Something similar is happening among the people in the Archdiocese of Los Angeles. One feels a sense of tenderness, a gentleness that some of us perhaps have not felt for many years.

In the summer of 2011, my mother’s sister was murdered by her husband. He shot her in their home in Aguascalientes, Mexico. Our families were close; their two oldest children were around my age, and we would visit then every summer into my adolescence. So my aunt’s death was a devastating wound, a shared familial wound slow and difficult to heal because of the sheer injustice of it, and because of the rupture of trust. When someone is taken from us our sense of shared experience is also lost. Yes, the memories are there, but they can feel lonely or incomplete, because they’re missing the perspective the other person brings to them. Indeed, it feels like part of us has died as well. So we do our best to  breathe life back into those intimate moments we do recall, and this can help. I like to think of my aunt serving lunch to me and my cousins after a morning of play. I think of her laugh and her humor, so similar to my own mother’s. If tragic deaths can keep us stuck in the moment of loss, recalling special moments in this way can pull us out of the darkness and back into the beauty of those lives.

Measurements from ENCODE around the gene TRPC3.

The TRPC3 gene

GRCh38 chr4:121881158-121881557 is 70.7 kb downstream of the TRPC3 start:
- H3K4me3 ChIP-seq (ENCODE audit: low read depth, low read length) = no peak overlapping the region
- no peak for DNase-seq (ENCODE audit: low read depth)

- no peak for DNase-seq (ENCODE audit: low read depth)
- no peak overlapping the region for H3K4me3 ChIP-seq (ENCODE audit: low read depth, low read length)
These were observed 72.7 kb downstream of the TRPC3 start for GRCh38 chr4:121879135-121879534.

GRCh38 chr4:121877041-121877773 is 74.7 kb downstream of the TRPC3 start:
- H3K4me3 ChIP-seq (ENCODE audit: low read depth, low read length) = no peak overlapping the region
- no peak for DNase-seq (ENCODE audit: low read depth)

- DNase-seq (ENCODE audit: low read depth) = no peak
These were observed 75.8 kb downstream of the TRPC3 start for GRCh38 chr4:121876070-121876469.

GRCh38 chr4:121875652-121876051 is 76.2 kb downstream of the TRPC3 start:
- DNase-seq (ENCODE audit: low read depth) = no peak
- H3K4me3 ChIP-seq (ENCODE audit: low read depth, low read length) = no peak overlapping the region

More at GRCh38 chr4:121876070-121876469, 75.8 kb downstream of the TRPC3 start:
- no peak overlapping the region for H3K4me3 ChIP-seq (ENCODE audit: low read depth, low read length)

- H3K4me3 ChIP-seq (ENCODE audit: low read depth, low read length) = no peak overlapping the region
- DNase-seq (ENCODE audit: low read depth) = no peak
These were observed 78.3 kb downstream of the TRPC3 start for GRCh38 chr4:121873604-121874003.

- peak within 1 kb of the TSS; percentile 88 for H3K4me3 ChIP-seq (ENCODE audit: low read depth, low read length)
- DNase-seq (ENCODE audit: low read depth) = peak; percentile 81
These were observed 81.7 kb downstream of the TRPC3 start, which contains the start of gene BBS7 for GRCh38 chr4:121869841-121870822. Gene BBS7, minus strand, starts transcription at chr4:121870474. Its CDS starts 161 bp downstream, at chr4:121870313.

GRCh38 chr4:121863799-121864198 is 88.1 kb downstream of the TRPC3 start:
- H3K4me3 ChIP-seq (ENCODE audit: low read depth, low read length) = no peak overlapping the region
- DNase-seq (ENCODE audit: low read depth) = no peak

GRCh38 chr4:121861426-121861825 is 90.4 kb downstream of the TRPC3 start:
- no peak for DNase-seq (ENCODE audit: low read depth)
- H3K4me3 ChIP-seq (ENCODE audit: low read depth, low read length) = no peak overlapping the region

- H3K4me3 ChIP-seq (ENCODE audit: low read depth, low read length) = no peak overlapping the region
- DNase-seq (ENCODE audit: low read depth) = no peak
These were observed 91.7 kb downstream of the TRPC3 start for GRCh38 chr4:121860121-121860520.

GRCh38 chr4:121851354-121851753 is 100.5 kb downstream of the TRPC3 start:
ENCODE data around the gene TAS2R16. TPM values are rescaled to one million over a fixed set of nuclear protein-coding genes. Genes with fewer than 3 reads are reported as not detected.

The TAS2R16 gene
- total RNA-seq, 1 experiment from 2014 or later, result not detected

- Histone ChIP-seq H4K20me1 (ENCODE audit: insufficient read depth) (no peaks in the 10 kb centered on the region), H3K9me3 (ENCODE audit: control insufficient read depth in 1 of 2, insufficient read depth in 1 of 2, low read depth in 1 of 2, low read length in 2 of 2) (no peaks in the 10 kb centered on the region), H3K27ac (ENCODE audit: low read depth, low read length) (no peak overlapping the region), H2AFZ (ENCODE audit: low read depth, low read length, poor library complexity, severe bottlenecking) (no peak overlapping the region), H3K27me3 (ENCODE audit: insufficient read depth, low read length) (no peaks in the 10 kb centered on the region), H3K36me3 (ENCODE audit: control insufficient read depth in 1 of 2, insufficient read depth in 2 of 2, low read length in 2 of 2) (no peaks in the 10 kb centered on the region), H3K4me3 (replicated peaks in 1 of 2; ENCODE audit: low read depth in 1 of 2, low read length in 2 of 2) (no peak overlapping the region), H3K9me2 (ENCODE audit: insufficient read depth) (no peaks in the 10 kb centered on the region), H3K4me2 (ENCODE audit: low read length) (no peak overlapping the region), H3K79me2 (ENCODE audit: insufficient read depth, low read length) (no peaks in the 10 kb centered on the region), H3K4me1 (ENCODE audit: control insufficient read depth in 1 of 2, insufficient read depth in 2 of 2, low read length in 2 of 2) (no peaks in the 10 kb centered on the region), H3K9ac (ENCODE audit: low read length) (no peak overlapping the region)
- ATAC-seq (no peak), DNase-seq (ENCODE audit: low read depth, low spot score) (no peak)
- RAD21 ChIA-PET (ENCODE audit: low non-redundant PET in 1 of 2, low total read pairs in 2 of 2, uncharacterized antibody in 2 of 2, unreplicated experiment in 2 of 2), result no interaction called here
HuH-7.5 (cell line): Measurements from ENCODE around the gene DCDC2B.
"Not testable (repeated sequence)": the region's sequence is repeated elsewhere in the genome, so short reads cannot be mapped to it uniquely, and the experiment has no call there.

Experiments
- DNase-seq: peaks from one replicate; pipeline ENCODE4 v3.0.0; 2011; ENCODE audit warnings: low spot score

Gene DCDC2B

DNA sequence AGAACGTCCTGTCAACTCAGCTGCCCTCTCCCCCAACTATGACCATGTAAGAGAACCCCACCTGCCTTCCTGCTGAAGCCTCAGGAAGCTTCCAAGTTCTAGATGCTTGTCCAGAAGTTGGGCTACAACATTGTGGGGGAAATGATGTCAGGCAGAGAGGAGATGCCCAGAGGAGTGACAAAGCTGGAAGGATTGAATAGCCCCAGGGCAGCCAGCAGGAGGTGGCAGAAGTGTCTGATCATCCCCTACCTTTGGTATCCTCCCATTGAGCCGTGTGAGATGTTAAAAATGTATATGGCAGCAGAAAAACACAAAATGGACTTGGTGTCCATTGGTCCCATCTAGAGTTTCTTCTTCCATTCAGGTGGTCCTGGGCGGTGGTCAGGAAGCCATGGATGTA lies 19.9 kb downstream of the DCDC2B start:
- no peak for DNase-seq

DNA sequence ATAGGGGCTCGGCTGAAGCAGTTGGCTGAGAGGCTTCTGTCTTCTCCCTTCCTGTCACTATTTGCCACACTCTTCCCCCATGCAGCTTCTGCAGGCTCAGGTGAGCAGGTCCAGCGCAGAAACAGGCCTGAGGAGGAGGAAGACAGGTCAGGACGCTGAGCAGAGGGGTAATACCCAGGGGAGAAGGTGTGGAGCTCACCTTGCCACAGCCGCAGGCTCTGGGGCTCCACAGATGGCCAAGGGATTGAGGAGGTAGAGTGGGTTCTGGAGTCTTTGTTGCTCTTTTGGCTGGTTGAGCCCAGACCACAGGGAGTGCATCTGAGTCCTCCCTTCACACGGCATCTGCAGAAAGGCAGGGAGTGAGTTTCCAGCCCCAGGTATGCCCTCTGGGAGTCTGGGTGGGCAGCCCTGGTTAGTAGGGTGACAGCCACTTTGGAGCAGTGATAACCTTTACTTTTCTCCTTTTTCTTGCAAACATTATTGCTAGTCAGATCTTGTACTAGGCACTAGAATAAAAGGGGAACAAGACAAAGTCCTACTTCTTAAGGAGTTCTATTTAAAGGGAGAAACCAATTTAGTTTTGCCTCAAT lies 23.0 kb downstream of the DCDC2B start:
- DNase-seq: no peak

When I learned that Bishop O’Connell had been shot by his housekeeper’s husband, my heart sank. Those close to parish life know the trust given to rectory housekeepers. Although a motive has not yet been confirmed, I can imagine the devastation of a woman whose husband committed such a crime. He had access to the bishop’s home because the housekeeper, his wife, had access to the home. It’s an injustice too great and a trust so deeply broken. In the time that’s passed, people in the archdiocese and beyond have shared their memories of Bishop O’Connell, including local authorities and political leaders who held him in such high regard. It has come as a surprise to some that a priest so humble made so many contributions to the community.